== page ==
It seems that easier approach would be to compile Go's openpgp library or something higher level like https://github.com/lastochkanetwork/easypgp into wasm.

Why not use WebCrypto instead? No library needed.

You are confusing crypto primitives with a high-level spec like OpenPGP. OpenPGPjs used WebCrypto and node crypto libraries when available for primitives. You still need a library for the OpenPGP stuff.

Does OpenPGPjs use WebCrypto to create keys which are not extractable? That's the big win here if you can make it impossible for a compromised client to leak keys which were used before/after the compromise.

This also means you can't use another computer or that your key is lost if you clear browser data. Unless you'd do backups but I doubt this is standard procedure of ProtonMail users.

That's true assuming that the browser doesn't offer any way to manage that using e.g. Chrome/Firefox Sync.

What PGP really needs is a modern security model so you'd have many device keys registered to an identity rather than requiring the risk of spreading copies around. I think I have IIRC 8 GPG subkeys currently (6 of them being Yubikeys) and every aspect of that toolchain is unacceptable in the modern era.

I've got the same setup with subkeys per Yubikey (though I had to rotate due to Infineon).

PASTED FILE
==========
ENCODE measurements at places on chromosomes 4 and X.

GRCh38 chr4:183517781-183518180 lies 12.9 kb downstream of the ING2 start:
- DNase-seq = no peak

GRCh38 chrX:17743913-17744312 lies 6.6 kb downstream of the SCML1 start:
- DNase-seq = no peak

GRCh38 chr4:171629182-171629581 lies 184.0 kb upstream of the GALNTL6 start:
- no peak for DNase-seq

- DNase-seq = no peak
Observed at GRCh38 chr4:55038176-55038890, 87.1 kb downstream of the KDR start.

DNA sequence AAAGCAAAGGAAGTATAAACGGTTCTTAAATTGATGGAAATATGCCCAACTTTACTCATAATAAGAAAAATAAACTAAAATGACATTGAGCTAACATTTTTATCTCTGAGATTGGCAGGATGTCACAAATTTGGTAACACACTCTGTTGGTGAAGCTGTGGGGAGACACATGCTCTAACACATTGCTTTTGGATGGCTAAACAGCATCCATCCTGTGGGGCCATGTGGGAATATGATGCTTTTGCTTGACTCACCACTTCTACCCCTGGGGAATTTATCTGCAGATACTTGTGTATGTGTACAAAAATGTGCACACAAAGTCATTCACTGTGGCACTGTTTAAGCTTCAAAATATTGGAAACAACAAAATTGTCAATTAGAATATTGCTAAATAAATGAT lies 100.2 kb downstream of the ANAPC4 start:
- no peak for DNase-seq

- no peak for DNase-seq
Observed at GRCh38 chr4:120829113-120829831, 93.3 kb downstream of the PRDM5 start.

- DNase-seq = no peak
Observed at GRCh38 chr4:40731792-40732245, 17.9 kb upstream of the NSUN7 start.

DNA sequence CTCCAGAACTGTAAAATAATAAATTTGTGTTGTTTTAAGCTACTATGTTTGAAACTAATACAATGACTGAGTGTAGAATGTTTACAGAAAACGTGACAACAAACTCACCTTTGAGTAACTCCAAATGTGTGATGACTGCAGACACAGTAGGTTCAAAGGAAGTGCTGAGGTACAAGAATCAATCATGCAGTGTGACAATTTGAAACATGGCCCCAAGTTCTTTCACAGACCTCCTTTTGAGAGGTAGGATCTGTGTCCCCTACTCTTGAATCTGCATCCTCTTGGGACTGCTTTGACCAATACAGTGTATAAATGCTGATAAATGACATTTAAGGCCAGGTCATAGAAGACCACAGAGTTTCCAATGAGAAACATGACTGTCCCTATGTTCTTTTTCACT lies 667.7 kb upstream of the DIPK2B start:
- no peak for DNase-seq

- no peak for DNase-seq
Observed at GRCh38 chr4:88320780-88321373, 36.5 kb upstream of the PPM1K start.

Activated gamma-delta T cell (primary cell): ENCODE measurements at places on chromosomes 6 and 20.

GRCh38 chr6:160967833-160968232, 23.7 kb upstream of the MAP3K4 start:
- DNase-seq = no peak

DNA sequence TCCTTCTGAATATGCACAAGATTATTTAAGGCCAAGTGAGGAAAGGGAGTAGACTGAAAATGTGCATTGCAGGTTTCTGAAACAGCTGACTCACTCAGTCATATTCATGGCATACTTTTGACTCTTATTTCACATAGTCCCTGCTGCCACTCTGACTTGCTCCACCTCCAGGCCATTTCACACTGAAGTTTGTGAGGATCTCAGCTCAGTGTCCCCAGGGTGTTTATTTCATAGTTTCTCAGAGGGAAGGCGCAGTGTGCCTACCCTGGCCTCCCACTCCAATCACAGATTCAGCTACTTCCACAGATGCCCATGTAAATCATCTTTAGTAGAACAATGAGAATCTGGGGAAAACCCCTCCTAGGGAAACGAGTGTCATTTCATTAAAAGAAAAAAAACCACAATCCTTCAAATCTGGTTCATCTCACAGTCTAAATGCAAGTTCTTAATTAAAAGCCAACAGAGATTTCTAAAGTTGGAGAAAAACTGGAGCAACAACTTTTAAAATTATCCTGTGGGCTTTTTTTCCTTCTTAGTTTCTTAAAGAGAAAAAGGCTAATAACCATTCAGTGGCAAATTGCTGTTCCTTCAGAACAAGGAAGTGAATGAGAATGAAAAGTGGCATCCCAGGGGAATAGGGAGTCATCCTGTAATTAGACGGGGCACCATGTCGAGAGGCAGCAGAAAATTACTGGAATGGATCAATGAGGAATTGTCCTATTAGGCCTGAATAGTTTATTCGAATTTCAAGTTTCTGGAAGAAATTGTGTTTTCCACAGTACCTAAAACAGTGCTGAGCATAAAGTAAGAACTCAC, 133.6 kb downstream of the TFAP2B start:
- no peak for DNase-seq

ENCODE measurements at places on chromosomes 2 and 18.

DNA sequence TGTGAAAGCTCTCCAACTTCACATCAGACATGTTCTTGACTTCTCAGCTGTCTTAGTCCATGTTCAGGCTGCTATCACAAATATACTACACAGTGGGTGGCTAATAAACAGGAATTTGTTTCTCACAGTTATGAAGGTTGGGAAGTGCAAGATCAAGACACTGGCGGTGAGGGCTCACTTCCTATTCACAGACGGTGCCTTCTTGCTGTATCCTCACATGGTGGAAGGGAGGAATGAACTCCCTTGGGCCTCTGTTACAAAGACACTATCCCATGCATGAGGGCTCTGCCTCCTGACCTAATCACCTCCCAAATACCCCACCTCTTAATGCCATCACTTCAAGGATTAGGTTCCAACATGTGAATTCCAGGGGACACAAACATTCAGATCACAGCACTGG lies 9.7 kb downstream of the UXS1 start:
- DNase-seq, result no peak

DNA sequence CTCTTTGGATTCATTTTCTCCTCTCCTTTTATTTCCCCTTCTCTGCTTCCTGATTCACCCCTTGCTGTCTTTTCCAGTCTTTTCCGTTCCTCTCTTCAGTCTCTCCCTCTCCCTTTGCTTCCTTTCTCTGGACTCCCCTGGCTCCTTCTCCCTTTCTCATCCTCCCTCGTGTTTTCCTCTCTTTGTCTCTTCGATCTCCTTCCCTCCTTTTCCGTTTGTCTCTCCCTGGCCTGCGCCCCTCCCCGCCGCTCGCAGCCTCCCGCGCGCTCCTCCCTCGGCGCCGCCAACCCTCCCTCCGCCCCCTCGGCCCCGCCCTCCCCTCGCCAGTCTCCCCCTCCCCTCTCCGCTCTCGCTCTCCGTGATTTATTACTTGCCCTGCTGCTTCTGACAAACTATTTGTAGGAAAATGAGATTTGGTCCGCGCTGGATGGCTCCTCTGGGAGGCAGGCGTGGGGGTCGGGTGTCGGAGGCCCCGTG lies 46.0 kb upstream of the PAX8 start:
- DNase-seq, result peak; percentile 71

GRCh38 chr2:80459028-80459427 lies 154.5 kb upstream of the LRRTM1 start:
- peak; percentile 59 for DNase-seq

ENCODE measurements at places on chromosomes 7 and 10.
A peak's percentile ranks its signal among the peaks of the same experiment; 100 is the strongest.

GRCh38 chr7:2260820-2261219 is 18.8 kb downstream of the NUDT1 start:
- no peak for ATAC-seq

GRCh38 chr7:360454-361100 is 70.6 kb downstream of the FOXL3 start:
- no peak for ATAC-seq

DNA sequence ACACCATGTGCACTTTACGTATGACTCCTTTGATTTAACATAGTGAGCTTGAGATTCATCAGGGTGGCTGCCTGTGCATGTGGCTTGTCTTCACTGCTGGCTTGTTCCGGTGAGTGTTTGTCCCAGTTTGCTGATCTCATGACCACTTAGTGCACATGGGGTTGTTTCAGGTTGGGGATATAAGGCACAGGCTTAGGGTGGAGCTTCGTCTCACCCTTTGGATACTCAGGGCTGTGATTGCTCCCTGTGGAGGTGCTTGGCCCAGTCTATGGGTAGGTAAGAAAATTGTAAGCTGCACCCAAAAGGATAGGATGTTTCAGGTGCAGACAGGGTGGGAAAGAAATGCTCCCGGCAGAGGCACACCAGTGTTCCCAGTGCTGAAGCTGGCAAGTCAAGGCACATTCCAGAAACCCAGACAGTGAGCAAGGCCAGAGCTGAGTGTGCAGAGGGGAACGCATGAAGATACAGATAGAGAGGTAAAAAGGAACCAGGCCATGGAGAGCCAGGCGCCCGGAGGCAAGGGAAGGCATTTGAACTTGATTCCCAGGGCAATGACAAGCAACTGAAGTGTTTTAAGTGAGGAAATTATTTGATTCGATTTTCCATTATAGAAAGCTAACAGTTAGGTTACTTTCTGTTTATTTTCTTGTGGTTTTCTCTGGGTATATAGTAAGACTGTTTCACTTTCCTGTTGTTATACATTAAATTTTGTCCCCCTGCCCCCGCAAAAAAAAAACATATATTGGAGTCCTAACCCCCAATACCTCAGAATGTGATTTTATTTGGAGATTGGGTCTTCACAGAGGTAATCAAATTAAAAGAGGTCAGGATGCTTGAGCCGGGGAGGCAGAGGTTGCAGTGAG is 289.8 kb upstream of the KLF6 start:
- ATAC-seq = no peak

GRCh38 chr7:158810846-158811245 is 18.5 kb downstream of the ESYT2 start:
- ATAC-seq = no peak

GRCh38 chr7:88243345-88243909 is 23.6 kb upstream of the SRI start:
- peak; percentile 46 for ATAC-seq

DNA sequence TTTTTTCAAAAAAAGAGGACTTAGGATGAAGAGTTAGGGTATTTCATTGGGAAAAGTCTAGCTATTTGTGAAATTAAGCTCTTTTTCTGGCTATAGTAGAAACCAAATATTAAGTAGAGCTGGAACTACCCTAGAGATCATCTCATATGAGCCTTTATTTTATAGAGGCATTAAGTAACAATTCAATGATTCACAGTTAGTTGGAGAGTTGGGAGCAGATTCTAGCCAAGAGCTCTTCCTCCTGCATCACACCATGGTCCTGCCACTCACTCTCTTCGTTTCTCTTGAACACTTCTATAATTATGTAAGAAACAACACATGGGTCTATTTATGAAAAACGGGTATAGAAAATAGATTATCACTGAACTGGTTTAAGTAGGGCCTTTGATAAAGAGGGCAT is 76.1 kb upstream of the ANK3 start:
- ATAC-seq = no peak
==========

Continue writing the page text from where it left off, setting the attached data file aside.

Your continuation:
What do you mean by "device keys"? Something like forward secrecy keys for initial session setup as used by e.g. Signal? This could be done with some effort... actually Rust OpenPGP library Sequoia developers already work on making this use case easier.

Another set of patches circulating on the ML adds support for TPM bound keys, that are non extractable.

Thanks to the great folks at PARAGONIE our open source platform (ie you can actually tell the code is always the same and you can host it yourself) also just passed an independent security audit:


I didn’t think it was worth it to post to HN as news, though. Perhaps I should start posting our achievements a bit more.

Like for example our Group Rides feature:


> Perhaps I should start posting our achievements a bit more.

Maybe, but don't do it in someone else's thread trying to steal the spotlight from them... Really bad taste.

How am I stealing the spotlight from them? They are on the front page, whereas mine is just a comment that's relevant to it. They still have the spotlight, the link is still there and my comment only adds to the number of comments on the story.

If anything, the comments saying that they shouldn't be trusted, etc. harm them more than my comment.

Actually my comment should be: I don't think being audited by a third party firm is newsworthy, this is us being audited and we didn't post it.

PR is hard. Replies like the one you got are a hint that you need to learn a lot more than just "This right here that I thought was not really newsworthy is totally newsworthy."


(Chin up and all that. This is not intended to be in any way hostile.)